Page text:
1. Secure and encrypted
2. Redundant in case of equipment failure, my police, fire and other services wouldn't fail.
3. Disaster-proof in the event of earthquake, flood or maybe an active volcano.

There are a number of other options available worthy of investigation including WiMAX and high-canopy technology requiring much fewer transmission points and providing higher security when and where necessary. I see any endeavor of this scope and impact requiring due diligence to compare and contrast the options and truly weigh the pros and cons, once the goals and objectives are gathered from a significant majority of those afffected and interested in an open and honest discussion.

Just thought you should know another side of the story.

Sunday, March 4, 2007

WiFi Experiment

Thank you for the opportunity to be heard at a recent council meeting regarding Steilacoom's WiFi experiment and share the before and after photos with council members.

It's commendable that our elected officials are looking into ways to provide greater services to the town residents at little or no cost. However, as I stated at the council meeting, I feel it's imperative to weigh the aesthetics of the technology with the expected benefits before an accurate cost/benefit judgment can be made. Much of Steilacoom's value lies in the beauty of the view and the historical significance the view evokes. I would hope that any initiative undertaken by the town include the aesthetics and weigh those effects heavily along with the residents' perception.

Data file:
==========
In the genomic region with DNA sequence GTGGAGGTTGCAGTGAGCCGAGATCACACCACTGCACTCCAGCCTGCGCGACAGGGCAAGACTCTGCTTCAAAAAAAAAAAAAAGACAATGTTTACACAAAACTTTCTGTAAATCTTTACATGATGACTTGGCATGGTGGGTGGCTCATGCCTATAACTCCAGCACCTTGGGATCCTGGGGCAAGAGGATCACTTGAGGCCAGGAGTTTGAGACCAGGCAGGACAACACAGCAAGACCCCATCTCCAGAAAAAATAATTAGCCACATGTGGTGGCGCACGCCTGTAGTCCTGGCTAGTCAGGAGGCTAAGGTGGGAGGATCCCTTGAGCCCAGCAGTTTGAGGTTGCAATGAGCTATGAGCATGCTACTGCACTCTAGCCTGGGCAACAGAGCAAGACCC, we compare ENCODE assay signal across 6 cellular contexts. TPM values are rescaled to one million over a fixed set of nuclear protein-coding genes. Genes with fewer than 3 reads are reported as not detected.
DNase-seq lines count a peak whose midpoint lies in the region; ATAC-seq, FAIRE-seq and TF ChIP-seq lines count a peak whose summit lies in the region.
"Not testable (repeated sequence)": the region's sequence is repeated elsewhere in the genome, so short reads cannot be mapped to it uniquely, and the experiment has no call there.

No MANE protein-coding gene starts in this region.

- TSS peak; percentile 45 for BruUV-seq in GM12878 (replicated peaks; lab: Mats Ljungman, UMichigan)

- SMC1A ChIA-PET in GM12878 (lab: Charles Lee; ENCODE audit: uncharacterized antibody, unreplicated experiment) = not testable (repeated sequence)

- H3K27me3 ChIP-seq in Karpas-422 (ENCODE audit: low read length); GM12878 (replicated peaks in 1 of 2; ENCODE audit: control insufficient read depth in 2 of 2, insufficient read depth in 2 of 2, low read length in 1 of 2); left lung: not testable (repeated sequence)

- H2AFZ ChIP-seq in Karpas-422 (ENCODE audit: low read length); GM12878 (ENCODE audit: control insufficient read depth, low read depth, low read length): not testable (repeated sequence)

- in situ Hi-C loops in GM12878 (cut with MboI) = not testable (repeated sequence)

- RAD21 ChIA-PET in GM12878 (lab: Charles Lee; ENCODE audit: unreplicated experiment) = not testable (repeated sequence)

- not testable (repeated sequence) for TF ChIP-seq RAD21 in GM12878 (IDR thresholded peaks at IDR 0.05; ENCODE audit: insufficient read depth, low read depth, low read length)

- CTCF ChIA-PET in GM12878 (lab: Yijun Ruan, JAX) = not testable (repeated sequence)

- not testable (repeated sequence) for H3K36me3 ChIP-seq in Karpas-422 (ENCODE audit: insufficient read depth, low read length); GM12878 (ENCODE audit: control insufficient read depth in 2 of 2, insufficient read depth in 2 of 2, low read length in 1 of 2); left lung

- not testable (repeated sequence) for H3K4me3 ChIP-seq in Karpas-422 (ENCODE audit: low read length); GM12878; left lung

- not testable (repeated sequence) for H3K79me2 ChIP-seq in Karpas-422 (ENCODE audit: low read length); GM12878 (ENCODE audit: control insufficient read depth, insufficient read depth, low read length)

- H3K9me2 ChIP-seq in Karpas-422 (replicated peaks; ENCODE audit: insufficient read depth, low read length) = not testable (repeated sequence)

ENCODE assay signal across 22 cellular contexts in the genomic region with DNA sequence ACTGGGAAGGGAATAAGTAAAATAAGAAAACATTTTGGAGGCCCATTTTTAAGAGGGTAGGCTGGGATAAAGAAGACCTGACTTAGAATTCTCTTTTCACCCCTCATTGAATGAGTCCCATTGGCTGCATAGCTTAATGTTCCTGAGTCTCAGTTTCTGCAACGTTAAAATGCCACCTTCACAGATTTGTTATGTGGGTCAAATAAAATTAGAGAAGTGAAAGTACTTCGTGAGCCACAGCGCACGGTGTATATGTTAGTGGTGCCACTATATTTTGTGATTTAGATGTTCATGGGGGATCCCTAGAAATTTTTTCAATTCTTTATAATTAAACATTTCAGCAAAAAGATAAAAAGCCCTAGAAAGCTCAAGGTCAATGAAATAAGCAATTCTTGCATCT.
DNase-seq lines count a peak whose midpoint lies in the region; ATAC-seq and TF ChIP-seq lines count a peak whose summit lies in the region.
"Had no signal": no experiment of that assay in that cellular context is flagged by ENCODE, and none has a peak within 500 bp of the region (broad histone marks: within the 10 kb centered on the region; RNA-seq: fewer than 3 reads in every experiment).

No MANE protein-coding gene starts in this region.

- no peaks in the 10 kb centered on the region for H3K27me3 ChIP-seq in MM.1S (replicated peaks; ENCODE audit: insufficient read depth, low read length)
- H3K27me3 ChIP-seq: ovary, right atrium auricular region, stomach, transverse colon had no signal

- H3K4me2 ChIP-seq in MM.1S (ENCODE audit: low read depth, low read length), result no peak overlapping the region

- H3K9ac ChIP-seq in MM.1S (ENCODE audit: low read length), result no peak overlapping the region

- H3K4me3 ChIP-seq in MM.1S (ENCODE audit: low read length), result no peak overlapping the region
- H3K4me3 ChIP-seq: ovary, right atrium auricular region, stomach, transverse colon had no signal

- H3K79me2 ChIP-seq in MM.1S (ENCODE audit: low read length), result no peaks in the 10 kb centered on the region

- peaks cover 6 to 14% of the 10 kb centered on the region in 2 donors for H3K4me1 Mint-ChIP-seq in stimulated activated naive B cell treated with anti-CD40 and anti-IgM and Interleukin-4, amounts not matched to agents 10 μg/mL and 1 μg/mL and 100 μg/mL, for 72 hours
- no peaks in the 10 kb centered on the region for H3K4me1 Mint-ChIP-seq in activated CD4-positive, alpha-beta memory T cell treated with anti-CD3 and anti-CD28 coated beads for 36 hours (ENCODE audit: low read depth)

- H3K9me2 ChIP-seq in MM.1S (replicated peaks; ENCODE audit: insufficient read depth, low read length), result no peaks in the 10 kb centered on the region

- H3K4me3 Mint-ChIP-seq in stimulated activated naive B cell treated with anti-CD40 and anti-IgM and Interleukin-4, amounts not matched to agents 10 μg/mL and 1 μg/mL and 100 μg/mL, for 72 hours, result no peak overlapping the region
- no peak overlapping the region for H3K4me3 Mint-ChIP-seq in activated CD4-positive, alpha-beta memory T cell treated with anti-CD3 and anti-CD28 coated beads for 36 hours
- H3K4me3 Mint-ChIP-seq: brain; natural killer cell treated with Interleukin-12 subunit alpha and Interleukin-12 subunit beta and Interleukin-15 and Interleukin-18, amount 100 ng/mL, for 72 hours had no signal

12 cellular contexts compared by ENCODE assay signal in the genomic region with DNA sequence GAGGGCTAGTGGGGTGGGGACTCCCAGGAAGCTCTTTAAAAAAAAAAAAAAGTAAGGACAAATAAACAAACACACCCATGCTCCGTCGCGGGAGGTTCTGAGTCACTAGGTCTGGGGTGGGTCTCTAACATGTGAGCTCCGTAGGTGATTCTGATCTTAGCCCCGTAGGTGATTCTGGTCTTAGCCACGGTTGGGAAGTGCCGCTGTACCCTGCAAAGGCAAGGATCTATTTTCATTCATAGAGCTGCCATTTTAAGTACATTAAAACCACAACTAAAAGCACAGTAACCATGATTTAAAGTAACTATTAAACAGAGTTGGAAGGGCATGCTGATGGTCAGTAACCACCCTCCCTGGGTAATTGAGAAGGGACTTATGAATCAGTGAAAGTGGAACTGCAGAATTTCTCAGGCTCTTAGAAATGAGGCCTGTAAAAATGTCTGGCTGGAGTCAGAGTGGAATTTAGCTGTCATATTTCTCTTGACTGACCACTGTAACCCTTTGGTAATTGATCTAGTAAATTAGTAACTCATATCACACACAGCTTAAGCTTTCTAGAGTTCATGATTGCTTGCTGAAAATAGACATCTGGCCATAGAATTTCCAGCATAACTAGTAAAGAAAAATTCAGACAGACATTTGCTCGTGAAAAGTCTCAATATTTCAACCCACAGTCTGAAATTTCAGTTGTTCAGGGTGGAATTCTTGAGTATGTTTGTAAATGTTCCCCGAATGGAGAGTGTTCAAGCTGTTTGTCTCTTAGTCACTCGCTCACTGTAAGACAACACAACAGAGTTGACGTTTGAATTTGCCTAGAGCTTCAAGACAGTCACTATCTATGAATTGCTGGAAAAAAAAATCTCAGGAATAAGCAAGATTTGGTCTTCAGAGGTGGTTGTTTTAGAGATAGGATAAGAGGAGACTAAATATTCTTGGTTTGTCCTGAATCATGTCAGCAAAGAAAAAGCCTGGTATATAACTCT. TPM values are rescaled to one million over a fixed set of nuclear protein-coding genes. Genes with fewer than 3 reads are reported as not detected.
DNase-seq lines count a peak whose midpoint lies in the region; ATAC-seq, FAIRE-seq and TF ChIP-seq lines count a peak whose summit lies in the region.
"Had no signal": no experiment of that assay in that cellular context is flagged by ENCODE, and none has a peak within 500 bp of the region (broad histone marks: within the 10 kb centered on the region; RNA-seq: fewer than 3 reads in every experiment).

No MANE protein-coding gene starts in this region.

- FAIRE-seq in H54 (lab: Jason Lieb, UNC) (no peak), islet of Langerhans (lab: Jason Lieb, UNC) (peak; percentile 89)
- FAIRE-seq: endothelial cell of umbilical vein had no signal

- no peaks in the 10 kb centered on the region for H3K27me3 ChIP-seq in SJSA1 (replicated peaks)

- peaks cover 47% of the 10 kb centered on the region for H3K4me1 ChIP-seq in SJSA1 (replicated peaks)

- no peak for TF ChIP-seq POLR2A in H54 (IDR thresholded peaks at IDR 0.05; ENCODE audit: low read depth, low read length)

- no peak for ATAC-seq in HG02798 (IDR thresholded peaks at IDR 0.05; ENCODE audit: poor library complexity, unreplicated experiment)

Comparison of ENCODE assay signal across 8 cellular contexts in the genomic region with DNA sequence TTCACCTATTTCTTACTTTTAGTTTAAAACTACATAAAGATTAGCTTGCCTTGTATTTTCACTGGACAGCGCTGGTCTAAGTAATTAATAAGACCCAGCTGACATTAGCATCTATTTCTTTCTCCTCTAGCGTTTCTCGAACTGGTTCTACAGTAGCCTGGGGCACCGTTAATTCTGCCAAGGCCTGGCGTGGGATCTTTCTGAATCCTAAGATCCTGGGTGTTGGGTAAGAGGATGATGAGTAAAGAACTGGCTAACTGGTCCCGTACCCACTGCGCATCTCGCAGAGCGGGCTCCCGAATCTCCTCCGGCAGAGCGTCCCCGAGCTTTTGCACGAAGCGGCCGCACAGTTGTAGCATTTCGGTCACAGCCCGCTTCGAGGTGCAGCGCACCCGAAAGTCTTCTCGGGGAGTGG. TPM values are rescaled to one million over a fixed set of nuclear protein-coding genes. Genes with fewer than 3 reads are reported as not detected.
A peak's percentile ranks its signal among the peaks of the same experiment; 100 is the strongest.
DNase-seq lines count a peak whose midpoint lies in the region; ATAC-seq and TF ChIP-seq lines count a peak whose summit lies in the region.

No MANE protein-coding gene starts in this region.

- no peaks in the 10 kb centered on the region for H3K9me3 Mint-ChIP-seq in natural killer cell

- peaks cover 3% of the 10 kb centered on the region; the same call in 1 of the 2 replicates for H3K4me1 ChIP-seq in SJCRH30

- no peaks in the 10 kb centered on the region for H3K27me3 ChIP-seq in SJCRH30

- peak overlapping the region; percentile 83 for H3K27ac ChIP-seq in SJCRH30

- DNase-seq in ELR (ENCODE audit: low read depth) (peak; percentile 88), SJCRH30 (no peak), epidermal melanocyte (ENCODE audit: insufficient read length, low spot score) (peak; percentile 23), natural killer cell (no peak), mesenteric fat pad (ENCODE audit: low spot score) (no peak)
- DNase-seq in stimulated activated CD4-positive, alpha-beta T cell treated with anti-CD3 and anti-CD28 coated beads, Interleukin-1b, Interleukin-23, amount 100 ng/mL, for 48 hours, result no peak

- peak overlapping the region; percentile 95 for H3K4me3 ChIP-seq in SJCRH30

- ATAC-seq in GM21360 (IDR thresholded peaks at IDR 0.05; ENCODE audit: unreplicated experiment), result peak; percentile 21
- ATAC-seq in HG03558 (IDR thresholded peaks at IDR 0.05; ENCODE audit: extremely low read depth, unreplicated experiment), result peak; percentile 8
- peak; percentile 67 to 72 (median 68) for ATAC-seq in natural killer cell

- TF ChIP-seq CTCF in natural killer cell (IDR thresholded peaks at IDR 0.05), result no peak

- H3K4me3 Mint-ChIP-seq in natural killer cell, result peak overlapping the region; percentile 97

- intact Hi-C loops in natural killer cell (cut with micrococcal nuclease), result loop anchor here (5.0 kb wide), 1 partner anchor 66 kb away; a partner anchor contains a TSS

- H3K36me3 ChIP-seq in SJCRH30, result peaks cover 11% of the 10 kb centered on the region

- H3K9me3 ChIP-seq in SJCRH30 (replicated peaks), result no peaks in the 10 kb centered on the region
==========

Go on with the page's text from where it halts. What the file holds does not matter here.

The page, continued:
Regardless of the economics and whether or not there is any cost to the town, there is no price for the loss of the beauty that is Steilacoom. Even if the town were to profit, it would still be inexcusable to construct unsightly devices projecting from the top of street lamps subjectively scattered throughout the town. It would be like giving us a dry July 4th parade or wind-less Salmon Bake by erecting a dome over the town. Neither solution would be desirable or acceptable for obvious reasons. The same principle applies to the current WiFi project. In fact I found over 30 references in the town municipal code referring to view preservation, some of them specific to wireless devices.

The majority of people I have talked to about this agree the devices are an eyesore and should either be removed or moved to more discrete locations. I would also suggest that any consideration of a permanent installation for this service undergo town wide scrutiny and public input to establish an acceptable design for neighborhood approval. At the very least I would hope that acceptance of services would include resident's ability to influence placement in their neighborhoods.

To that end, I have started a blog online for anyone to post their thoughts, comments or information about this or other subjects of impact to the town. It is open to anyone wishing to post a comment and is more valuable the more people leave comments, so I hope you will participate and use the forum to communicate with a wider audience of interested citizens.